A climate pattern is any recurring characteristic of the climate. Climate patterns can last tens of thousands of years, like the glacial and interglacial periods within ice ages, or repeat each year, like monsoons.
A climate pattern may come in the form of a regular cycle, like the diurnal cycle or the seasonal cycle; a quasi periodic event, like El Niño; or a highly irregular event, such as a volcanic winter. The regular cycles are generally well understood and may be removed by normalization. For example, graphs which show trends of temperature change will usually have the effects of seasonal variation removed.
Modes of variability
A mode of variability is a climate pattern with identifiable characteristics, specific regional effects, and often oscillatory behavior. Many modes of variability are used by climatologists as indices to represent the general climatic state of a region affected by a given climate pattern.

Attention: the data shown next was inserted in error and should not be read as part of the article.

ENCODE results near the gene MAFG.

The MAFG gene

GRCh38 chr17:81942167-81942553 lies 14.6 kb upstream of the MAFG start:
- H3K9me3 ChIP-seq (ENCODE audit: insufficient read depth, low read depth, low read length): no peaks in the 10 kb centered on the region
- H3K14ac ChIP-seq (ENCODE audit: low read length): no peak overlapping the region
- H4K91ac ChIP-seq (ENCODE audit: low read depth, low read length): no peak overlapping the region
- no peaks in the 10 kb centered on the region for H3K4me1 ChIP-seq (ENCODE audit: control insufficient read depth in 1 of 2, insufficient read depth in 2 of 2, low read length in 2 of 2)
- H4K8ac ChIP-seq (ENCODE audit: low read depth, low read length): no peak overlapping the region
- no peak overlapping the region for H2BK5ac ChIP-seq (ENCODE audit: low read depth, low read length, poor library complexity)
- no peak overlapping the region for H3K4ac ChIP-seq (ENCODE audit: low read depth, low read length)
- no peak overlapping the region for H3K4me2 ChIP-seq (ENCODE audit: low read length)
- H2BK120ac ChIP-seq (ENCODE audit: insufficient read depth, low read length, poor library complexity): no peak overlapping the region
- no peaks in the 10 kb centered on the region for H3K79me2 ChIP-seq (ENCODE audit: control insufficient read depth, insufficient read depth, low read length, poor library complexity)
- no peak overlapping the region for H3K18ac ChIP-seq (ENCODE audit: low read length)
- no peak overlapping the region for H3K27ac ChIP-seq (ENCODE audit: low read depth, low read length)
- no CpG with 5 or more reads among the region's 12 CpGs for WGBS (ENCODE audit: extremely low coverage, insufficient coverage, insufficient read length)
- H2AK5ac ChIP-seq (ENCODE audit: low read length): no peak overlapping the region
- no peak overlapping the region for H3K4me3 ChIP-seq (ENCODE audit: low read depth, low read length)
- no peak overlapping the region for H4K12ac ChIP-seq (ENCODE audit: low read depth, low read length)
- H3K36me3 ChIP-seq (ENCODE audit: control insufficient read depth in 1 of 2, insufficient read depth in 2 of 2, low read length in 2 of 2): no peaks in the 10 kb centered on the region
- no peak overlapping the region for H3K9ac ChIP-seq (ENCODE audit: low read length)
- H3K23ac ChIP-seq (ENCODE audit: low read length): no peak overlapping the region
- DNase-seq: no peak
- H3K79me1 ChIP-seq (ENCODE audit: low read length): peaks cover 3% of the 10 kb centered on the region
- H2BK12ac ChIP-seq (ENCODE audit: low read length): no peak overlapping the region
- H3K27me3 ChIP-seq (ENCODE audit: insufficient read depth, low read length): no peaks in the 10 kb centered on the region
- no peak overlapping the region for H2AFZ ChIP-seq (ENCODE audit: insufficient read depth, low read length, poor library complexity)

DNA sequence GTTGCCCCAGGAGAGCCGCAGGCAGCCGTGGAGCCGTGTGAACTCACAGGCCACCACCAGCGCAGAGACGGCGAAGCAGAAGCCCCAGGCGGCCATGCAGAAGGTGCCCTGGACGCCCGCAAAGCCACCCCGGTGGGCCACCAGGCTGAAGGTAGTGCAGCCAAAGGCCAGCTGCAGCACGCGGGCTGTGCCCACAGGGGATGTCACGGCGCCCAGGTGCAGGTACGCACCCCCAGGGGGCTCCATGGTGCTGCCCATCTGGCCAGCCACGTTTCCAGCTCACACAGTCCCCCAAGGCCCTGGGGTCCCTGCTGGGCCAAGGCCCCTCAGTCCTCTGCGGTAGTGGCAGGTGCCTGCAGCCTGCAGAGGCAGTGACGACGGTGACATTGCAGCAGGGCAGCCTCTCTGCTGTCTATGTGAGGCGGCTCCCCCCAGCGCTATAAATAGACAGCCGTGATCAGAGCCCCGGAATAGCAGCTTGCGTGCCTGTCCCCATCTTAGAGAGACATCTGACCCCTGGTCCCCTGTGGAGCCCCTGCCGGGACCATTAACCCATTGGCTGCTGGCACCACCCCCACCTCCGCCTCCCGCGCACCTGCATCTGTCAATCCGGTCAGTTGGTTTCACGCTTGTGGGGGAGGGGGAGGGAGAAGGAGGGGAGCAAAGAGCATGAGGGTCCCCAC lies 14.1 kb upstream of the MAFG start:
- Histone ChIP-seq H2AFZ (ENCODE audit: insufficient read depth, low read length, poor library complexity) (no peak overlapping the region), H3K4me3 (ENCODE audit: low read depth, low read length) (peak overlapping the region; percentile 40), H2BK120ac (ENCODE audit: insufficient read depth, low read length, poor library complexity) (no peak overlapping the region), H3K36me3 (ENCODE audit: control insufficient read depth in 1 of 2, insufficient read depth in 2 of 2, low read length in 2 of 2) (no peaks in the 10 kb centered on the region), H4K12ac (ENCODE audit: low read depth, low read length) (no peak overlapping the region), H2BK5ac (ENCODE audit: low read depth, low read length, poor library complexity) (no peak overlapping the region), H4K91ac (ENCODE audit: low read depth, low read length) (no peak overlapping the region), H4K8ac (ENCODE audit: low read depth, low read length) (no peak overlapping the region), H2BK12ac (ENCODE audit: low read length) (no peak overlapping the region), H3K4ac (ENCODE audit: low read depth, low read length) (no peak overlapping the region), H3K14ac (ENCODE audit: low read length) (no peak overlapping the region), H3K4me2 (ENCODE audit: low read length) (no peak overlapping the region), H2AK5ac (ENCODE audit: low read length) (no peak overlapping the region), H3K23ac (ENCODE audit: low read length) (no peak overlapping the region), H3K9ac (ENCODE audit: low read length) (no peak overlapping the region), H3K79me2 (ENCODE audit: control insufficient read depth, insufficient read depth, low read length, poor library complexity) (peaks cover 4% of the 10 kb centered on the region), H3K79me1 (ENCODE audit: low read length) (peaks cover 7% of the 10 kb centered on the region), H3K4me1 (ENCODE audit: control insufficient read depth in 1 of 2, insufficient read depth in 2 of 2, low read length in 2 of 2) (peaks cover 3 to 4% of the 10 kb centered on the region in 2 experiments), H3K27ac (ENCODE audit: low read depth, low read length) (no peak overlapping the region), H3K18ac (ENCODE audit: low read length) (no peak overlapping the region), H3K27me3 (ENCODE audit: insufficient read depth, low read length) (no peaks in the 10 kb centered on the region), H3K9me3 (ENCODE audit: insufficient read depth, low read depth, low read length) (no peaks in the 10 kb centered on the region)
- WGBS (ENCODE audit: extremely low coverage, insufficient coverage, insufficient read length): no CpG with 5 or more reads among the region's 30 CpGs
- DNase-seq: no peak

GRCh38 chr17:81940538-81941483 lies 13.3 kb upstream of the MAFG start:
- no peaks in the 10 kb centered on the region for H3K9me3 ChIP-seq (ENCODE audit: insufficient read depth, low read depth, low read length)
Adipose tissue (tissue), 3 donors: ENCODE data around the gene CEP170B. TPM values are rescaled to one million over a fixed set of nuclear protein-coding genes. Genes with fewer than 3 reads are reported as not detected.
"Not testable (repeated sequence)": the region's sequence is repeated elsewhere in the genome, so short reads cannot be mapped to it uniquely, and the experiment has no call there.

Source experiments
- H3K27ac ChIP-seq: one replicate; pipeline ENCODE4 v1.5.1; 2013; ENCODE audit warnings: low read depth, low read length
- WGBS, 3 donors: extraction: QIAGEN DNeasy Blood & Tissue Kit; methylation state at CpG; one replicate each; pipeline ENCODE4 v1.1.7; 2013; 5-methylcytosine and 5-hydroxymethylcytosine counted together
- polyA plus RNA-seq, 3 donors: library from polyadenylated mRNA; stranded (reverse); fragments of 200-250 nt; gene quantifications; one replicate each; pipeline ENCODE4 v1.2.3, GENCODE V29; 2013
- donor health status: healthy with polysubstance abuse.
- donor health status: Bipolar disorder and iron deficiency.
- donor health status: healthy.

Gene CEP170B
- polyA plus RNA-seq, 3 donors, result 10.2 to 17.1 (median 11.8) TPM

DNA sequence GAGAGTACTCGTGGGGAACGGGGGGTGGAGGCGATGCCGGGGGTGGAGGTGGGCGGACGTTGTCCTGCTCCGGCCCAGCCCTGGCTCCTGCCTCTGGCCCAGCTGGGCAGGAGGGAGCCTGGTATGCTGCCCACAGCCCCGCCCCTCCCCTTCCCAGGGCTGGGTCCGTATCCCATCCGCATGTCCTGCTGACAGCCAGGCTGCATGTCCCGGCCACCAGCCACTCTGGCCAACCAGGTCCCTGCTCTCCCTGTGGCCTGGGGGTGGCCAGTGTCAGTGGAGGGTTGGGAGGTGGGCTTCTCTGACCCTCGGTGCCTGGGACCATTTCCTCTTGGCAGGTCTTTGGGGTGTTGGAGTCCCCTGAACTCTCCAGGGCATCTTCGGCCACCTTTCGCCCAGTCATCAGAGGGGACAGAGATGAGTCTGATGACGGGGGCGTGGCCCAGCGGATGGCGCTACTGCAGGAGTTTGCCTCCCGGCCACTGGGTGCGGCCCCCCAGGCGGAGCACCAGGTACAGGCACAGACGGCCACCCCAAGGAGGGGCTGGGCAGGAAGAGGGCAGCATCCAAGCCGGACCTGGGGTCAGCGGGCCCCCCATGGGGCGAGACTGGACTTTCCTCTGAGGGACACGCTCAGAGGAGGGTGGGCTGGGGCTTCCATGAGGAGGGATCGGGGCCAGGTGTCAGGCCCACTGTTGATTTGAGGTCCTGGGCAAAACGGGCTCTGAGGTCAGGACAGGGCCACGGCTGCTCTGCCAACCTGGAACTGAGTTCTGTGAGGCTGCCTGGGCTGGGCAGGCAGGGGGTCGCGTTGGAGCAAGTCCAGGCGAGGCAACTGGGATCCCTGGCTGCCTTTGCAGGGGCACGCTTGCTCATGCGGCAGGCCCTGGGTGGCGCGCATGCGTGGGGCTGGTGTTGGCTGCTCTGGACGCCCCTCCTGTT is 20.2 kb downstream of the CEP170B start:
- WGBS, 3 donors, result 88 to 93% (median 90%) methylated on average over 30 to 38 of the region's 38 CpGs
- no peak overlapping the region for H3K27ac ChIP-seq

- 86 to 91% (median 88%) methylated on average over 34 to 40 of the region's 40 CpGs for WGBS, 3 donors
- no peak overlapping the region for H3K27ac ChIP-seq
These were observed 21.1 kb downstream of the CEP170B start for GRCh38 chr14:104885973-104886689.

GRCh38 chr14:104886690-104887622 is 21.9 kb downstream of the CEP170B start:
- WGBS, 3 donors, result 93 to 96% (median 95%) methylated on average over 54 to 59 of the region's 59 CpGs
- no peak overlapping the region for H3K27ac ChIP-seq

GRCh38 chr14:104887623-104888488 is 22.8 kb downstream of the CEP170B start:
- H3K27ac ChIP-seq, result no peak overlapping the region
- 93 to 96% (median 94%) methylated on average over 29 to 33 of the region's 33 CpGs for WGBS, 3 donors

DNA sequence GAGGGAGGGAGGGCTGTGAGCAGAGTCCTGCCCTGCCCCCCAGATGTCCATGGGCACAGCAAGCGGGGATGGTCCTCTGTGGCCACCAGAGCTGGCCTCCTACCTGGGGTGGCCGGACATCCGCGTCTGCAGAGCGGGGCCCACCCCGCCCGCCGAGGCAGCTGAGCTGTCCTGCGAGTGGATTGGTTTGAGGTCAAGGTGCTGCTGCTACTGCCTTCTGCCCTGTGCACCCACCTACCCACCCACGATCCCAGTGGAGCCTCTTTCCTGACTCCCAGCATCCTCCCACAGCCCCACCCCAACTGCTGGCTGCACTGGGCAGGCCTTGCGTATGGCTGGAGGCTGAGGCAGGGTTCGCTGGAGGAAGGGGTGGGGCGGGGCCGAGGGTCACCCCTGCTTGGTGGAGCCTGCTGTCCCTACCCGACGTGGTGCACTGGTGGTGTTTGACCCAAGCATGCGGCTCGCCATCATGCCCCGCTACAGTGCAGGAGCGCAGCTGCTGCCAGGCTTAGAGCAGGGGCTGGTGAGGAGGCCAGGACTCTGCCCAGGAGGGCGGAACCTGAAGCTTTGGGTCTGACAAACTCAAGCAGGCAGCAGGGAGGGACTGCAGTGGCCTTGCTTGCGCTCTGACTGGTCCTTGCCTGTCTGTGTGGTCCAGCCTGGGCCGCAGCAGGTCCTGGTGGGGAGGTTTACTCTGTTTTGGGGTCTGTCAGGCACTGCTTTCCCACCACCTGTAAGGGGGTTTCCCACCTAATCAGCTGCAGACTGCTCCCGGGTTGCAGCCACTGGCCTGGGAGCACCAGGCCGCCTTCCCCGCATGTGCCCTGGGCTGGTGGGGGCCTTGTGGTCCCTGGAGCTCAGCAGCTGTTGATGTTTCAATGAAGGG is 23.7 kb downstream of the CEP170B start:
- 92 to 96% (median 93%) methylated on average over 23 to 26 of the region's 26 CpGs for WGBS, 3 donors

Measured via an empirical orthogonal function analysis, the mode of variability with the greatest effect on climates worldwide is the seasonal cycle, followed by El Niño-Southern Oscillation, followed by thermohaline circulation.
Other well-known modes of variability include:
- The Antarctic oscillation
- The Arctic oscillation
- The Atlantic multidecadal oscillation
- The Indian Ocean Dipole
- The Madden–Julian oscillation
- The North Atlantic oscillation
- The Pacific decadal oscillation
- The Pacific-North American teleconnection pattern
- The Quasi-biennial oscillation
- Natural climate variability at the National Institute of Geophysics and Vulcanology (Bologna, Italy)
- Media related to Climate patterns at Wikimedia Commons
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